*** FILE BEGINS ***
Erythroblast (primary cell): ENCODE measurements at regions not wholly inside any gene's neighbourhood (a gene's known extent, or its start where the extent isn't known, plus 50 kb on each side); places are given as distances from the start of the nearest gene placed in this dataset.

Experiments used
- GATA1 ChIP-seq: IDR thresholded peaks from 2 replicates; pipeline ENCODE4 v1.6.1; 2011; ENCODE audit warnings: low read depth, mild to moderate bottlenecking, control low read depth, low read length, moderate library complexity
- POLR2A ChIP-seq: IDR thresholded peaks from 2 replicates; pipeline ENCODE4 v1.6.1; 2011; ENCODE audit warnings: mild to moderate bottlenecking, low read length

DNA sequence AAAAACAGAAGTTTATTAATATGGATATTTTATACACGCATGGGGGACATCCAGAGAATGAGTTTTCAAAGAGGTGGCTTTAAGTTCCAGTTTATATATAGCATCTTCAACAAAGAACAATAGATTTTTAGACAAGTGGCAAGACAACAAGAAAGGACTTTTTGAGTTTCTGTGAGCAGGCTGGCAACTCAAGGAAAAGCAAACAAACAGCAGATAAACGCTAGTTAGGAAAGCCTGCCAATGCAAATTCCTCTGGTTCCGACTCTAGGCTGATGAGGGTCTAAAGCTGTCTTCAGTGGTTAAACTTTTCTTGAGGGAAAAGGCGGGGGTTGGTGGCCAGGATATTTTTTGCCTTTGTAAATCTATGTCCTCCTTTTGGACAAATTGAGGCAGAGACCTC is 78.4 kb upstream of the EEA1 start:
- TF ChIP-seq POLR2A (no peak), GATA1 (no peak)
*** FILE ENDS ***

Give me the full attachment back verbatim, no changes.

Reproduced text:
Erythroblast (primary cell): ENCODE measurements at regions not wholly inside any gene's neighbourhood (a gene's known extent, or its start where the extent isn't known, plus 50 kb on each side); places are given as distances from the start of the nearest gene placed in this dataset.

Experiments used
- GATA1 ChIP-seq: IDR thresholded peaks from 2 replicates; pipeline ENCODE4 v1.6.1; 2011; ENCODE audit warnings: low read depth, mild to moderate bottlenecking, control low read depth, low read length, moderate library complexity
- POLR2A ChIP-seq: IDR thresholded peaks from 2 replicates; pipeline ENCODE4 v1.6.1; 2011; ENCODE audit warnings: mild to moderate bottlenecking, low read length

DNA sequence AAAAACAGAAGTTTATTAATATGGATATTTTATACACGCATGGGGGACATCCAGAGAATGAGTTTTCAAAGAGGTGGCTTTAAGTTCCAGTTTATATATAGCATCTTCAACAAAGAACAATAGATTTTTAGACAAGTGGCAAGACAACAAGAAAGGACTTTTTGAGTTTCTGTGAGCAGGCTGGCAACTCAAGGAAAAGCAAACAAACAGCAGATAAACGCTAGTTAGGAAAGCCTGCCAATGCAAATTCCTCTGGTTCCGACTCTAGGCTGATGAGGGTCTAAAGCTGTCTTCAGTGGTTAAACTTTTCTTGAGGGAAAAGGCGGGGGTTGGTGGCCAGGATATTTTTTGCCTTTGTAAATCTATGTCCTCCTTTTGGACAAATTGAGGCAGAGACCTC is 78.4 kb upstream of the EEA1 start:
- TF ChIP-seq POLR2A (no peak), GATA1 (no peak)